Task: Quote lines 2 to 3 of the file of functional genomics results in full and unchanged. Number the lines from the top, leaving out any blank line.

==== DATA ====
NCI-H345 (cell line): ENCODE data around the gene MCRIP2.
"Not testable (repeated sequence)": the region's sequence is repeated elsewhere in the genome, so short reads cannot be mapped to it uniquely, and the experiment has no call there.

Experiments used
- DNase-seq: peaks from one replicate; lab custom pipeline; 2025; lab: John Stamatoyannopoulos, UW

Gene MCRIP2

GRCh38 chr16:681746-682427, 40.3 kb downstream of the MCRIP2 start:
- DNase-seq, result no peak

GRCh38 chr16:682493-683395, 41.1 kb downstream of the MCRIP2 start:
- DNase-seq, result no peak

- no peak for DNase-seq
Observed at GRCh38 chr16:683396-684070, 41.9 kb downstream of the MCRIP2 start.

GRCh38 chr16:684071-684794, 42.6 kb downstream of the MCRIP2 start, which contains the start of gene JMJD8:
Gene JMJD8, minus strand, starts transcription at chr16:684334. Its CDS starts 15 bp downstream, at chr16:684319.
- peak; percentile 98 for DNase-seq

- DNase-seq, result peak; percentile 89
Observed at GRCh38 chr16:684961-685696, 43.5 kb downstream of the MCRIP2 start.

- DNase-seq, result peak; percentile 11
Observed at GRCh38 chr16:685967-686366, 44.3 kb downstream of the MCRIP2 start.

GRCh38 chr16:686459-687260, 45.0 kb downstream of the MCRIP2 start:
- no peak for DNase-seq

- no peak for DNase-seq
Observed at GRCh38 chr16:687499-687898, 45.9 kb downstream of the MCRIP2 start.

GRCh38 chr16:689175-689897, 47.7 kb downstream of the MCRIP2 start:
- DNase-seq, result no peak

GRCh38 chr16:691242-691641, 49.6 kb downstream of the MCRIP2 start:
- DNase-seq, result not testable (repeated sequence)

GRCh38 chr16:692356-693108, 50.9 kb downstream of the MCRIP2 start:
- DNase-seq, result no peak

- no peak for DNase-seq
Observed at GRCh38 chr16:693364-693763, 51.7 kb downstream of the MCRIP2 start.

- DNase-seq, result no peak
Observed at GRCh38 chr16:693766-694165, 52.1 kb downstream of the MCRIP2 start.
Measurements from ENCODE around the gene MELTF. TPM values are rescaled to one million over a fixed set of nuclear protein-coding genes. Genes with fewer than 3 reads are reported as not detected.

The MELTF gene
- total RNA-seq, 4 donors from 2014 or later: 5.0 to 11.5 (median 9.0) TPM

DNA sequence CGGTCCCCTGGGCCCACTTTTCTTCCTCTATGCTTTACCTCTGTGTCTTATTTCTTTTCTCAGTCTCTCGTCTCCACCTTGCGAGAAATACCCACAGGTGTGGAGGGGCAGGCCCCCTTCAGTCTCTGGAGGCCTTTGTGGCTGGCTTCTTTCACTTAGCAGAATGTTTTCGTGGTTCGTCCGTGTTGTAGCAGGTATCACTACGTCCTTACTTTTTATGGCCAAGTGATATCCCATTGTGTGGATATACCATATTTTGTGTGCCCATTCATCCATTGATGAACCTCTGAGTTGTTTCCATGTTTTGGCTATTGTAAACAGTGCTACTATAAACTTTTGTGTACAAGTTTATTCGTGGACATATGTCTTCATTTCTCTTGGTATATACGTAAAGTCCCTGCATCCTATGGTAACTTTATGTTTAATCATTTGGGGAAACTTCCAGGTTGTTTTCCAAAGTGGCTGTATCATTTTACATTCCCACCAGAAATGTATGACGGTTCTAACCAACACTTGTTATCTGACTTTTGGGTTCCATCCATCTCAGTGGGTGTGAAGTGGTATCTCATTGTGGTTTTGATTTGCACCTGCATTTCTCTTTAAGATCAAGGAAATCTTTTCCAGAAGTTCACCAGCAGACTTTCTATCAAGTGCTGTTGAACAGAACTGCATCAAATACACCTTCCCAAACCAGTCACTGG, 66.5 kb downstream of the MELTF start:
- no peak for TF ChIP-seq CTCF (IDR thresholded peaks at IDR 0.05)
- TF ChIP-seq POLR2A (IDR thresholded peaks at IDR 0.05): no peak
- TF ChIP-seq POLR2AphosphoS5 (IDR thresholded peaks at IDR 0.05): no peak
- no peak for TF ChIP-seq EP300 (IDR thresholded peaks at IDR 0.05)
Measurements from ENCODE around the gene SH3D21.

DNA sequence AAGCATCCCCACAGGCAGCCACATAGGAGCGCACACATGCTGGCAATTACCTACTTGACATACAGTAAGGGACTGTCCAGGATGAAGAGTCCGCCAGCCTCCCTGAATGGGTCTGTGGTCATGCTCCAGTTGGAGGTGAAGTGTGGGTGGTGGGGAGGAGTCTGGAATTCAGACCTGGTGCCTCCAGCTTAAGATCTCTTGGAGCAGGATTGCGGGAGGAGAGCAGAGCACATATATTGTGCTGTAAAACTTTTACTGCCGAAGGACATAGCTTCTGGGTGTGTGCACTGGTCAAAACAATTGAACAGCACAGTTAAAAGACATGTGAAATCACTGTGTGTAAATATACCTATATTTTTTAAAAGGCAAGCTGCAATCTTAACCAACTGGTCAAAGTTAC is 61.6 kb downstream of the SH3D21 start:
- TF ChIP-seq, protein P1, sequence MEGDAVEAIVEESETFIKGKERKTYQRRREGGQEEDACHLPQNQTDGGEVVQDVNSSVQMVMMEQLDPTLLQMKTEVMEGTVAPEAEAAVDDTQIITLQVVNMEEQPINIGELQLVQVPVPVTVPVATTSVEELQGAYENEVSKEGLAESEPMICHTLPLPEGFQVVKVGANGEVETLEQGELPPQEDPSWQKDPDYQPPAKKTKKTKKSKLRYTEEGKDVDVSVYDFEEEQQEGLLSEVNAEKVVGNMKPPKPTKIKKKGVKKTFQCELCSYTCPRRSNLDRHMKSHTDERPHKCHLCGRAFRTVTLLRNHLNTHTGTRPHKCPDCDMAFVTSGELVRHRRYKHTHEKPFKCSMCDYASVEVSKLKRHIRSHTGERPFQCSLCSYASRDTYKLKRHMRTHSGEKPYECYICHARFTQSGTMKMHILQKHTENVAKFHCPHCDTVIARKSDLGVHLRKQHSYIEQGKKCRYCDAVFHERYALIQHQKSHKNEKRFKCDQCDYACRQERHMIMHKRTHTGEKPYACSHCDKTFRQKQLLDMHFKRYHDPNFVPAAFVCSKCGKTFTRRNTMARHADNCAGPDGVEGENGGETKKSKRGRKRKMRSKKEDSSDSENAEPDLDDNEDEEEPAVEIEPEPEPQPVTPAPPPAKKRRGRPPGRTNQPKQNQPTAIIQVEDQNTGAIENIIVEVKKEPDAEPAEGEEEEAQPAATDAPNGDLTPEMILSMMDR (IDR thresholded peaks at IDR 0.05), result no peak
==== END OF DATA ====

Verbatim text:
"Not testable (repeated sequence)": the region's sequence is repeated elsewhere in the genome, so short reads cannot be mapped to it uniquely, and the experiment has no call there.

Experiments used